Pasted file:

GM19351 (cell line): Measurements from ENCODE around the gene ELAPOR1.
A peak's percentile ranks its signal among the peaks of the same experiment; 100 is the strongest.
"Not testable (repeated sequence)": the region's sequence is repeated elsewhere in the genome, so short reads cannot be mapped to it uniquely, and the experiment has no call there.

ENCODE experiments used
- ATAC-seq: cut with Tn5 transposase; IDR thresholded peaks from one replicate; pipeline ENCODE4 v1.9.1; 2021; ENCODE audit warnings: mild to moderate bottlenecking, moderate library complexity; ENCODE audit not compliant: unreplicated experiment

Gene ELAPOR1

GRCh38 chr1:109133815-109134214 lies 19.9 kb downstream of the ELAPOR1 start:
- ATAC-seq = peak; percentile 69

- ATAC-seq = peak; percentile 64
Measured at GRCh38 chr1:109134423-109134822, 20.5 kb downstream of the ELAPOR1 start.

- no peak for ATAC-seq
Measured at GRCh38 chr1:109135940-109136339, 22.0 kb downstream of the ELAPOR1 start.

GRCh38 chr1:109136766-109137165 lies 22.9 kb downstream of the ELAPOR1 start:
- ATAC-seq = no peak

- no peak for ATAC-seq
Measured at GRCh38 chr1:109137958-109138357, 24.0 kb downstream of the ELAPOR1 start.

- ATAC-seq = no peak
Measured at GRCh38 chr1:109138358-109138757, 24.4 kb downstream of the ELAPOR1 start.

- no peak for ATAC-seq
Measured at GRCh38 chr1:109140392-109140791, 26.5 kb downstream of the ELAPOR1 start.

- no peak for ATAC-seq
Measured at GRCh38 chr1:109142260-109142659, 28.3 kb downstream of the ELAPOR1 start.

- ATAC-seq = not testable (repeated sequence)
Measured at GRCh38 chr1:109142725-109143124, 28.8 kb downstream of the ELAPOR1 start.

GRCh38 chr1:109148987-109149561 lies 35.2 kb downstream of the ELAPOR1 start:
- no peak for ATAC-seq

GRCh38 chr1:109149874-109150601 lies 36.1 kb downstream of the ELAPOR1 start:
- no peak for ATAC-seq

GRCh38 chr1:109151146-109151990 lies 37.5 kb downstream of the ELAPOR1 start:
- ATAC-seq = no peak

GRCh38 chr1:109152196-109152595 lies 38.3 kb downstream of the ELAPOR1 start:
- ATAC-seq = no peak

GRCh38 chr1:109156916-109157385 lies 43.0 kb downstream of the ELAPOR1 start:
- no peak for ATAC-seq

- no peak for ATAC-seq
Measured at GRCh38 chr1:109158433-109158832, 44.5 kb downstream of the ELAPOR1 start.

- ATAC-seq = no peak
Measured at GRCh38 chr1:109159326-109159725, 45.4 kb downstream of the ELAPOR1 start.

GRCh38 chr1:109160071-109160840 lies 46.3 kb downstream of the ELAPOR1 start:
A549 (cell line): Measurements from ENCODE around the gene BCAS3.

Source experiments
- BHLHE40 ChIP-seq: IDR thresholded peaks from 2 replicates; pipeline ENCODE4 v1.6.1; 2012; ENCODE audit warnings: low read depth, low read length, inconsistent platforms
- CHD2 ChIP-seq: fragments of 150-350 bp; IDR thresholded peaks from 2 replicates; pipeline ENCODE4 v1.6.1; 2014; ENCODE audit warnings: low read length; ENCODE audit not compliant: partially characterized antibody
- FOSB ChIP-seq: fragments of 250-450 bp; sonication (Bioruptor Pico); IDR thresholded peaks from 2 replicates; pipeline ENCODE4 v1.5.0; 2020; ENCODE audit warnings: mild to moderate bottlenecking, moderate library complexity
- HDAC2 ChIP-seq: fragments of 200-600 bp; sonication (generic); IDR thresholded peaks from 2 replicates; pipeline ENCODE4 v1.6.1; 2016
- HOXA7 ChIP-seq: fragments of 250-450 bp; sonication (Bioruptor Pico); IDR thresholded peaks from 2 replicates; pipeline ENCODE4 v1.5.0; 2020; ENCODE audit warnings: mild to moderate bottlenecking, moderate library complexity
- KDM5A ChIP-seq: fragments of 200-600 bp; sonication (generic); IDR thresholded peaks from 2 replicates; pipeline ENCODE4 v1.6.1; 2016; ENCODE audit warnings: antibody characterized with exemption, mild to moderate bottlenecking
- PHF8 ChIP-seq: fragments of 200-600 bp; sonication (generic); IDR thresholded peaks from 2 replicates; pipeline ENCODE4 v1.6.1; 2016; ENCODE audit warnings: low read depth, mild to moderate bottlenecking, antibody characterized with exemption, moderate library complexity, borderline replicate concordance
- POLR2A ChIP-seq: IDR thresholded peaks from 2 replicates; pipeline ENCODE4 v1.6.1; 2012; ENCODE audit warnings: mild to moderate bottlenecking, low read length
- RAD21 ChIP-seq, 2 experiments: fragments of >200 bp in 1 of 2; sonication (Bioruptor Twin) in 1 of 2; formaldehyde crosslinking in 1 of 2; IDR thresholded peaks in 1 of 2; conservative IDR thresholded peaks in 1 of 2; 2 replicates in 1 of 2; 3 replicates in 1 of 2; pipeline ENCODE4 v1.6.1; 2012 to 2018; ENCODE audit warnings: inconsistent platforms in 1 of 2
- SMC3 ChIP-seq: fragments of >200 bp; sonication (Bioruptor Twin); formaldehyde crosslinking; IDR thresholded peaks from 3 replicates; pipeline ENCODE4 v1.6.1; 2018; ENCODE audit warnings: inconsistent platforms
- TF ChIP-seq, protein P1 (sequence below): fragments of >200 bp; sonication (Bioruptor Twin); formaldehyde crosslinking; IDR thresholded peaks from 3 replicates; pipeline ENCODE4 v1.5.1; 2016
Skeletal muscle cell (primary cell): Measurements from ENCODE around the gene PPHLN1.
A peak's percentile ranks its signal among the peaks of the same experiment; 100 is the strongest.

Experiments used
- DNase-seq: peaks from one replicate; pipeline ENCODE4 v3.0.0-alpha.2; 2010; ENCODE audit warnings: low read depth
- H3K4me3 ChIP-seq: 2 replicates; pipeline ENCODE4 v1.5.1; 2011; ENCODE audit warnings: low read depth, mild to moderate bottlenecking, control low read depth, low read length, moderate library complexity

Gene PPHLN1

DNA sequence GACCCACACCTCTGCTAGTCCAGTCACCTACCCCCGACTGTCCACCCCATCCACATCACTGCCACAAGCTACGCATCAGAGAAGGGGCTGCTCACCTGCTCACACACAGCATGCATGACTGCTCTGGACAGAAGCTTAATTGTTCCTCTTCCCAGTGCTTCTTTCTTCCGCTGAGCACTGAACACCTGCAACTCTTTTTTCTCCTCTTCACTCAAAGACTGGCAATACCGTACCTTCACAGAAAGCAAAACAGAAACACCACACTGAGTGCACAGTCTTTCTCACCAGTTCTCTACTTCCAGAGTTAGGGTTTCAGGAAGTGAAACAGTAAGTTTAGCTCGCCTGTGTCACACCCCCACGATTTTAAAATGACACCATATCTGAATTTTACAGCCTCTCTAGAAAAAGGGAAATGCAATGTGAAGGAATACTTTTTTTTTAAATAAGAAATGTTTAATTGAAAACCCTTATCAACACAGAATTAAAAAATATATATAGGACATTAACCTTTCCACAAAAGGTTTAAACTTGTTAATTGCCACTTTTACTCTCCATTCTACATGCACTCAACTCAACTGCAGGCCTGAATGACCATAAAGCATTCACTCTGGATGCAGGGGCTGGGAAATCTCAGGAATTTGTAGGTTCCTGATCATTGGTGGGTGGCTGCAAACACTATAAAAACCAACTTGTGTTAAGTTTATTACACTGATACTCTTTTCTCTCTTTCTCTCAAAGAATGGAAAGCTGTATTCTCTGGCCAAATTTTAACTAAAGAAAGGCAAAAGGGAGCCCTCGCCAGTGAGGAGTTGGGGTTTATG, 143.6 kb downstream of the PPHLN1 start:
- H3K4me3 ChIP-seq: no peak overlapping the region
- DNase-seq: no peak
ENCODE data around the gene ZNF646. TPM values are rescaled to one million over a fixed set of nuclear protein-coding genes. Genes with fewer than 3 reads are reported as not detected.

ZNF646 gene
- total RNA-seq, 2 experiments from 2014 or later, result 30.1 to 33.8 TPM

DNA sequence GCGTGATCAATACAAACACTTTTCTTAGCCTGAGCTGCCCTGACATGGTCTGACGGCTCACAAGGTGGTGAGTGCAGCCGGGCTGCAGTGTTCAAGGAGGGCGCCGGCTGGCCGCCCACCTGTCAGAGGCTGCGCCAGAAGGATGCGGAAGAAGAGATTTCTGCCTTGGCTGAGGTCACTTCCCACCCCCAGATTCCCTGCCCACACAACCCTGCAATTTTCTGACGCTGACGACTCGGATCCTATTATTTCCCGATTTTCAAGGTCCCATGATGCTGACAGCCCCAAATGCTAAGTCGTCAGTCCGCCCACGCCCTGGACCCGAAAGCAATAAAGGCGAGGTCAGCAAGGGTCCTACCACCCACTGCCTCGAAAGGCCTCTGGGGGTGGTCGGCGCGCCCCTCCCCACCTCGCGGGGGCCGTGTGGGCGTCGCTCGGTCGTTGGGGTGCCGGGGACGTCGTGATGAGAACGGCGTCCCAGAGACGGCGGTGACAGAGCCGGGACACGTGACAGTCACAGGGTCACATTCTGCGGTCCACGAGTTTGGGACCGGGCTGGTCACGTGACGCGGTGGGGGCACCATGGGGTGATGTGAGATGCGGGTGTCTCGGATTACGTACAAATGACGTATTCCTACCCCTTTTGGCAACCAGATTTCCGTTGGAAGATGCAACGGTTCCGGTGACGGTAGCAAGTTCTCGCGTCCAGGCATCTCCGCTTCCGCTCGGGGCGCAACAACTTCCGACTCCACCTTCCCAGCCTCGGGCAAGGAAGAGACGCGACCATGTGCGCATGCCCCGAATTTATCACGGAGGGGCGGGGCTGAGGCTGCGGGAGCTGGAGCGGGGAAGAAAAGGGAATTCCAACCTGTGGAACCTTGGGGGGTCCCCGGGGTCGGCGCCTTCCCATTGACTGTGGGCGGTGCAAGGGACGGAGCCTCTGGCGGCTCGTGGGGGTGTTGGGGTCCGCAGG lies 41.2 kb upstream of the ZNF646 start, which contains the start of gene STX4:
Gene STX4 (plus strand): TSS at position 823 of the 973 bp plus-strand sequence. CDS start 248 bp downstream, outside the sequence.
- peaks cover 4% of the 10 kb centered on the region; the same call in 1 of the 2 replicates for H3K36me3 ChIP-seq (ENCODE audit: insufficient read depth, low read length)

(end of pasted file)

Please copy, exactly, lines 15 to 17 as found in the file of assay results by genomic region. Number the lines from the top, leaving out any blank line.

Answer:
- no peak for ATAC-seq
Measured at GRCh38 chr1:109137958-109138357, 24.0 kb downstream of the ELAPOR1 start.

- ATAC-seq = no peak